In the Maitland scheme, for example, which I understand the Labor Party visited and they've just copied this in their policy, we have a twenty-four hour helpline. We have, actually, a car that will go and pick you up and take you to the hospital if you like; we've got a GP surgery operating out of the Maitland Hospital.
This trial will be finished by the middle of next year, when it'll be properly evaluated. We'll see how it's acceptable to the public, how it's acceptable to the doctors and then look at rolling it out further. But Labor really hasn't done the homework here, they've picked one idea that we're already well down the track on and tried to paint it as their own.
REPORTER: Okay. We're almost running out of time, but let's look at the government's little game of wedge politics, as some people see it - the matter of IVF treatment for single women and lesbians. Now, that's the sort of thing a lot of people would expect, I guess, from John Howard. But it's damaged your small l liberal moderate image, hasn't it?
WOOLDRIDGE: Well, it's not a game, Laurie. The cabinet took the view - and I agree with that - that provision of fertility services is not just another good and service. You're creating life and if you have rights of a child and rights of a mother, we felt the rights of the child should prevail.
REPORTER: But we had the headline in The Age yesterday, the Health Minister compares IVF for lesbians to a facelift. I mean, you're being portrayed in a pretty unfavourable way over this.
WOOLDRIDGE: Oh, yes, some of the left-wing press wishes to do that. That came off an AAP story. AAP removed that story because it was inaccurate. The Age obviously chose not to remove it. I never did that - on the issue of funding, nothing's changed at all. Nothing in fact's changed in the last fifteen years, it's still the same funding arrangements ...
REPORTER: But ...
WOOLDRIDGE: ... under the Medicare that was introduced by Neal Blewett.
REPORTER: But you have threatened doctors who provide Medicare rebates for IVF treatment - the so-called socially infertile women. You've threatened them with prosecution, haven't you?
WOOLDRIDGE: I've made no threats at all. I can't prosecute anybody. I've got to tell you, in the last four-and-a-half years that sometimes I would have liked to. The fact is, that's for the Health Insurance Commission and ... was anything like that to happen. But I don't think that's the point, Laurie. There's no change there. That has happened under Labor, it's happened under us.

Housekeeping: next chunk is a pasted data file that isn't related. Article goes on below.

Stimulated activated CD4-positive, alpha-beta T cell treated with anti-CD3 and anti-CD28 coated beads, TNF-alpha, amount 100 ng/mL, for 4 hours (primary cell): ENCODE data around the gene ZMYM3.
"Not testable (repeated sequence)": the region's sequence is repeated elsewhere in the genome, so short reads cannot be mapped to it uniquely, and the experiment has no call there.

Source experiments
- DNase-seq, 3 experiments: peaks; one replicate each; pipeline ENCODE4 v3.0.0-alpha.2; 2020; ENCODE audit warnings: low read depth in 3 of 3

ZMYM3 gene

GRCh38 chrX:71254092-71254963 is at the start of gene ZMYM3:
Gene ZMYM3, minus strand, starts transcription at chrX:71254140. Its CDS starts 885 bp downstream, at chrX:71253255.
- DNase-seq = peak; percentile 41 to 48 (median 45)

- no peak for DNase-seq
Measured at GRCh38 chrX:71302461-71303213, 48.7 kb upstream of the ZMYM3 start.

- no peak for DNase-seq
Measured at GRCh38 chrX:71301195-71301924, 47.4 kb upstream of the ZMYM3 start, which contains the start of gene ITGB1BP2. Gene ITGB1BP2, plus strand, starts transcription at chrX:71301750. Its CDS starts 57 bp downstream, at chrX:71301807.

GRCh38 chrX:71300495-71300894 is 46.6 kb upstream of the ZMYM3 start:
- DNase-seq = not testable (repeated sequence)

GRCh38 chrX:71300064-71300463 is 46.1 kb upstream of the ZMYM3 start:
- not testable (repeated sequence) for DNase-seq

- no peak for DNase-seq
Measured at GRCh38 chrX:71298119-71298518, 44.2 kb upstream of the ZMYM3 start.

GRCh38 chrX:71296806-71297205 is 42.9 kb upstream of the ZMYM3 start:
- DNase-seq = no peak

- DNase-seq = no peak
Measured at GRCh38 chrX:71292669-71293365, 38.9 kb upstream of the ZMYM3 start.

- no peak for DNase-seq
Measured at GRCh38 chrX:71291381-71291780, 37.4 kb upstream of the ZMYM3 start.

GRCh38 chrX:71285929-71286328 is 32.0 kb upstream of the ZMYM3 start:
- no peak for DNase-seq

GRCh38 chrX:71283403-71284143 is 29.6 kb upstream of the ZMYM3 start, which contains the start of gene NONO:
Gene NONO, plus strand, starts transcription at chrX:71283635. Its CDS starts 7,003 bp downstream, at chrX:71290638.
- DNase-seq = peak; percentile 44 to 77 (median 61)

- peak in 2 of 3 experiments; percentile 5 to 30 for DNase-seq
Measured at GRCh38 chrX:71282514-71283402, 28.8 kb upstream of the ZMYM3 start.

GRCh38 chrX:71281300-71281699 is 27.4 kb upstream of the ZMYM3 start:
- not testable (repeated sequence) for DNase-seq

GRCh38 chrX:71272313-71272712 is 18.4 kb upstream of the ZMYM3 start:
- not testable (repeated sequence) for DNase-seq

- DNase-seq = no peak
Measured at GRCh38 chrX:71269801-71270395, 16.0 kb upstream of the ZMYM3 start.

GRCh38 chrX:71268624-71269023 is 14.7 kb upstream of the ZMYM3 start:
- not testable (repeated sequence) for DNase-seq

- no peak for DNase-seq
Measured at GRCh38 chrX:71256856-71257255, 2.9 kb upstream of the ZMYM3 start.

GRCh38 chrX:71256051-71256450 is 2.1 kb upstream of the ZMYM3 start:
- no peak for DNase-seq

REPORTER: Well, you ...
WOOLDRIDGE: The real ...
REPORTER: You say that, but the AMA vice president Trevor Mudge says that the idea of prosecuting these doctors is absurd, because the law makes no distinction about who is eligible for a rebate and who is not - that's his words. Trevor Mudge says, so we would urge the federal government to clear up the law and introduce legislation and make sure there's no confusion. Will you do that?
WOOLDRIDGE: The AMA's a political body and you have to take their comments in a political vein. The body who's responsible for professional standards in this area is the IVF Directors' Group and they have put out a public statement saying completely the opposite - that they back what the government's doing; that they don't think IVF should be available to gay and lesbian women; that it should be controlled under state law; and that what John Howard's doing is quite right and proper.
REPORTER: But, if ... that doesn't say that Dr Mudge is wrong when he says that the law is confusing and should be cleared up.
WOOLDRIDGE: Well, the IVF Directors' Group, the group responsible for professional standards in this area, put out a statement in May this year, and I think that clears that up perfectly.
REPORTER: So, you ...
WOOLDRIDGE: What you have ...
REPORTER: So, you won't be taking the opportunity to clarify the law, when you move your amendments to the Sex Discrimination Act?
WOOLDRIDGE: Well, I think the law's very clear and it has been clear for a long time. What's not clear is the Federal Court has overruled the states and territories and we're putting a very simple proposition. We think the children do have rights here, we don't think facility [sic] services are just any other service.
REPORTER: Dr Wooldridge, we thank you.
WOOLDRIDGE: Thanks, Laurie.
Transcript provided by Rehame Australia.